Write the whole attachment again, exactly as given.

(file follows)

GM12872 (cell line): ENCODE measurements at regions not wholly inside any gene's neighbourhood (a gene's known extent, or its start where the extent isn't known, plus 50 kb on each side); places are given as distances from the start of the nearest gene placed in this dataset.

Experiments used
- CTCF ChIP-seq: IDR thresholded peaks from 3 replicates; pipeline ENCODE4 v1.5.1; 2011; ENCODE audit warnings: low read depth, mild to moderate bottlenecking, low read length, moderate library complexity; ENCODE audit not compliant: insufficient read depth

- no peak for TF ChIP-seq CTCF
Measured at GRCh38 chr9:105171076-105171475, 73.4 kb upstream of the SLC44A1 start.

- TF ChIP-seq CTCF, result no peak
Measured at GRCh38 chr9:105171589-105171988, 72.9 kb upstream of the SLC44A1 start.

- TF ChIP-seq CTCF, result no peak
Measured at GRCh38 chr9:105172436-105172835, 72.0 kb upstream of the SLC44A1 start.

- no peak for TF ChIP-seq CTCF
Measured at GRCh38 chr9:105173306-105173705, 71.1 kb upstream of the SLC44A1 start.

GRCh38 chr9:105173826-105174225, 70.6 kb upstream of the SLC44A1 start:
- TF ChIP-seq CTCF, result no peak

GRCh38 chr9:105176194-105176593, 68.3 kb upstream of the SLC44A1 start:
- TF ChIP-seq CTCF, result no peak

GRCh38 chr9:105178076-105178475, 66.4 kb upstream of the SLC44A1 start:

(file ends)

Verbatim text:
GM12872 (cell line): ENCODE measurements at regions not wholly inside any gene's neighbourhood (a gene's known extent, or its start where the extent isn't known, plus 50 kb on each side); places are given as distances from the start of the nearest gene placed in this dataset.

Experiments used
- CTCF ChIP-seq: IDR thresholded peaks from 3 replicates; pipeline ENCODE4 v1.5.1; 2011; ENCODE audit warnings: low read depth, mild to moderate bottlenecking, low read length, moderate library complexity; ENCODE audit not compliant: insufficient read depth

- no peak for TF ChIP-seq CTCF
Measured at GRCh38 chr9:105171076-105171475, 73.4 kb upstream of the SLC44A1 start.

- TF ChIP-seq CTCF, result no peak
Measured at GRCh38 chr9:105171589-105171988, 72.9 kb upstream of the SLC44A1 start.

- TF ChIP-seq CTCF, result no peak
Measured at GRCh38 chr9:105172436-105172835, 72.0 kb upstream of the SLC44A1 start.

- no peak for TF ChIP-seq CTCF
Measured at GRCh38 chr9:105173306-105173705, 71.1 kb upstream of the SLC44A1 start.

GRCh38 chr9:105173826-105174225, 70.6 kb upstream of the SLC44A1 start:
- TF ChIP-seq CTCF, result no peak

GRCh38 chr9:105176194-105176593, 68.3 kb upstream of the SLC44A1 start:
- TF ChIP-seq CTCF, result no peak

GRCh38 chr9:105178076-105178475, 66.4 kb upstream of the SLC44A1 start: